Further, the governing board of each open-enrollment charter school shall provide for the observance of one minute of silence at each campus following the recitation of the pledge of allegiance. During the one-minute period, each student may, as the student chooses, reflect, pray, mediate, or engage in any other silent activity that is not likely to interfere with or distract another student.
No, as a governmental agency we may not recommend a charter school to the public. However, we provide a wide range of information that might help you select the school that is appropriate for your child. The Agency provides information on the performance of students in each public school and district in Texas every year through the Academic Excellence Indicator System (AEIS). For a list of open-enrollment charter schools, visit the Charter Schools - Reports page. To view a copy of the school's charter, which will give you information about the program, class sizes and much more, please submit a Public Information Request or contact the charter school directly. To further help you in choosing a school appropriate for your family, you may also contact the school directly to inquire about the program and to ask to review the student code of conduct.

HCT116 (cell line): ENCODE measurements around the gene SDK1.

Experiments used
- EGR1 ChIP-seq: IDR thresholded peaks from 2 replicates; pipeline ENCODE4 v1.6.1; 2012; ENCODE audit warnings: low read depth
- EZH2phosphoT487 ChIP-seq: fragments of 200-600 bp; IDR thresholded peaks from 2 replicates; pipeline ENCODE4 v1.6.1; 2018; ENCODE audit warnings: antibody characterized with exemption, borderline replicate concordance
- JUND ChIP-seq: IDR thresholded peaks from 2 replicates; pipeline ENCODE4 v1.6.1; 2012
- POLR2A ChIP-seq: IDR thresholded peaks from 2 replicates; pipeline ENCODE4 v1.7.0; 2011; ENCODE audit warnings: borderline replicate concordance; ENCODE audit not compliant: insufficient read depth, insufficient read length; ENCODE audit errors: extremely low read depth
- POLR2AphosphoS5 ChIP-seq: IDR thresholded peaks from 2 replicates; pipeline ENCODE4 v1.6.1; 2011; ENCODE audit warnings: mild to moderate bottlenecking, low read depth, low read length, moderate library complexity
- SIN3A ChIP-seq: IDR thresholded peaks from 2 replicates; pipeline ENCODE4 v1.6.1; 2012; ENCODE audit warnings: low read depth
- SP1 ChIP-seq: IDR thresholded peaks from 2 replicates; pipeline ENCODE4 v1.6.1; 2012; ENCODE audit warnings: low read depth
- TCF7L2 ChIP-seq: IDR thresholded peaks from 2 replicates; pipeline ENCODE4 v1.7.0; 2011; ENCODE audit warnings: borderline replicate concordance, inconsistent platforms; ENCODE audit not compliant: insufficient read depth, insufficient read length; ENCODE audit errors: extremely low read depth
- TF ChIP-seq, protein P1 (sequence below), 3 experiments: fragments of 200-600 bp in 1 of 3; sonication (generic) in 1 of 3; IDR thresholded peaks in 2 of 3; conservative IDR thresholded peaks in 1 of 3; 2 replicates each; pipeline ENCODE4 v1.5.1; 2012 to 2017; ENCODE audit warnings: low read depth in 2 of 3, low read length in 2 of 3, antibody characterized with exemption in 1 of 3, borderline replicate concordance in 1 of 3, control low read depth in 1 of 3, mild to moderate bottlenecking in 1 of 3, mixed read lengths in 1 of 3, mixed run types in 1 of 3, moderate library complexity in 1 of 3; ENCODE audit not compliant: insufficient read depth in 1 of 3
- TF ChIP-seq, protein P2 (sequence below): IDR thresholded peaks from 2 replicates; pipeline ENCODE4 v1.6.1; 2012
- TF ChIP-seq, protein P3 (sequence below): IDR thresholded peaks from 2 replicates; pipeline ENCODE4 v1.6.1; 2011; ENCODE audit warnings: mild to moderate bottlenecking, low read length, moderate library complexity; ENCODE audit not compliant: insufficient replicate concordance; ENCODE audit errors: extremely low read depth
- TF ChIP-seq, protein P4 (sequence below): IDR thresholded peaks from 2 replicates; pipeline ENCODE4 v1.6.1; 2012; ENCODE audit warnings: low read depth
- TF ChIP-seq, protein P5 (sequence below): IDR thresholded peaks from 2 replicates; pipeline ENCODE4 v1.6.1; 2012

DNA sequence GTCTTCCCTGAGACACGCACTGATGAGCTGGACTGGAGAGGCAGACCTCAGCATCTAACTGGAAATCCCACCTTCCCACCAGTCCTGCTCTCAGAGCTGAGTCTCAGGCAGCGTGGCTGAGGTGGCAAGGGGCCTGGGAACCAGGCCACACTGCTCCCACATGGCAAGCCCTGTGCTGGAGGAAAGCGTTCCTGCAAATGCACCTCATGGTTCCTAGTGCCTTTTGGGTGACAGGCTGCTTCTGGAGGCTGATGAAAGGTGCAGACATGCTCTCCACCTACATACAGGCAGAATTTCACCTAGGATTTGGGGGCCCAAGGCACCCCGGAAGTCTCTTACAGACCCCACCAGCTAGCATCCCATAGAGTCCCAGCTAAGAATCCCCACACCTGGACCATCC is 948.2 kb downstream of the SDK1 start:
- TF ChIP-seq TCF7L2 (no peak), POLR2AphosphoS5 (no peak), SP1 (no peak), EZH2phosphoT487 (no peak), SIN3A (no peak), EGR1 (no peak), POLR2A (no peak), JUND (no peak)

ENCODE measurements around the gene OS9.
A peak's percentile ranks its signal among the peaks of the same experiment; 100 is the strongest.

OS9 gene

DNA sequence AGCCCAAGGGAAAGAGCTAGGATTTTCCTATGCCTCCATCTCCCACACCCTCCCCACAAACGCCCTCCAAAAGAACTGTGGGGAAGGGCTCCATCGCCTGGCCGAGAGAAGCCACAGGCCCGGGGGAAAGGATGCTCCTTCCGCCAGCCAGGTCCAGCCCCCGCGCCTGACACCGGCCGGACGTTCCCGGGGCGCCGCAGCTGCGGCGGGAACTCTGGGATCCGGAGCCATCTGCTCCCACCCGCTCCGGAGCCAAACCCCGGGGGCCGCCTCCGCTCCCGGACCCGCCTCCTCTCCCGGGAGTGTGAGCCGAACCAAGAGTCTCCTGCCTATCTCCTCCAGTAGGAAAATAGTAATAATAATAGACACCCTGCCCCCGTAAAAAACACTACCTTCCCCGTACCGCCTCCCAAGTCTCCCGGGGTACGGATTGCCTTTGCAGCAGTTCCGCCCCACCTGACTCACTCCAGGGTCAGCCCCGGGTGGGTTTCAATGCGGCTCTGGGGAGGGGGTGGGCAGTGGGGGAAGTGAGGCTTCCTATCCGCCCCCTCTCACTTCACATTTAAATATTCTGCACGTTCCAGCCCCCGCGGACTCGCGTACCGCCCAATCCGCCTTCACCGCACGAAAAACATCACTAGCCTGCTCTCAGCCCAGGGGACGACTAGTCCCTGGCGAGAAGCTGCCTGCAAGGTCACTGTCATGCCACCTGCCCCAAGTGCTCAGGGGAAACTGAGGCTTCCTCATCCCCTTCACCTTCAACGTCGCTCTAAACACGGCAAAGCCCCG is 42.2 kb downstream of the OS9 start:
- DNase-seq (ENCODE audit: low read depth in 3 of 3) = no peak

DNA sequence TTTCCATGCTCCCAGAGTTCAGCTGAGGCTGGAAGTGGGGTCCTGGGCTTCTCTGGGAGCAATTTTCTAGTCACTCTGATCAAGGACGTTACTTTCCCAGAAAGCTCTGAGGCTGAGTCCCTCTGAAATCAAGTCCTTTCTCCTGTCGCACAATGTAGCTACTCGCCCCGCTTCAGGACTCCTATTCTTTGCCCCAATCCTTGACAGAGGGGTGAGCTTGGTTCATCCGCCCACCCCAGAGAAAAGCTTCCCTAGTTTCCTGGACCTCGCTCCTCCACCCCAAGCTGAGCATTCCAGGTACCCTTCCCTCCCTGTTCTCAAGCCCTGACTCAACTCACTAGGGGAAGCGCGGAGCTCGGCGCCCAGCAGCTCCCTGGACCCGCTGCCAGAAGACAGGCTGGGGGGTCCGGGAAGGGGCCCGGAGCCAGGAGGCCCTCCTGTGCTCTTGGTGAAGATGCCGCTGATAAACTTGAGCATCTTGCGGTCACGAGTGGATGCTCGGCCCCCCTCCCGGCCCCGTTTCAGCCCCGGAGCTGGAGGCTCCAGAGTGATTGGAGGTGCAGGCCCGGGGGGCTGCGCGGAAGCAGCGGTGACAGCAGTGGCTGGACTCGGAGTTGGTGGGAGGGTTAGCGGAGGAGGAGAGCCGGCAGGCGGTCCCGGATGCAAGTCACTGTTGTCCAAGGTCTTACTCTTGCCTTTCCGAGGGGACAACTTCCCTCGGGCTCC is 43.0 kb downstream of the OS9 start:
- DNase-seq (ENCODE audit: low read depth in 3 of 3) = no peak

If the charter school you attended is no longer in operation, please visit the Region XIII Charter School Records Request web page to access the form for requesting a copy of your records. You may also submit a public information request to the Texas Education Agency (TEA) to request any information that the school submitted on your behalf regarding course completion. To do so, please visit the Agency's PIR web page for information on submitting your request. If you have any questions about whether or not the charter is still in operation or about obtaining a copy of the records, please contact the Division of Charter Schools at TEA at 512.463.9575.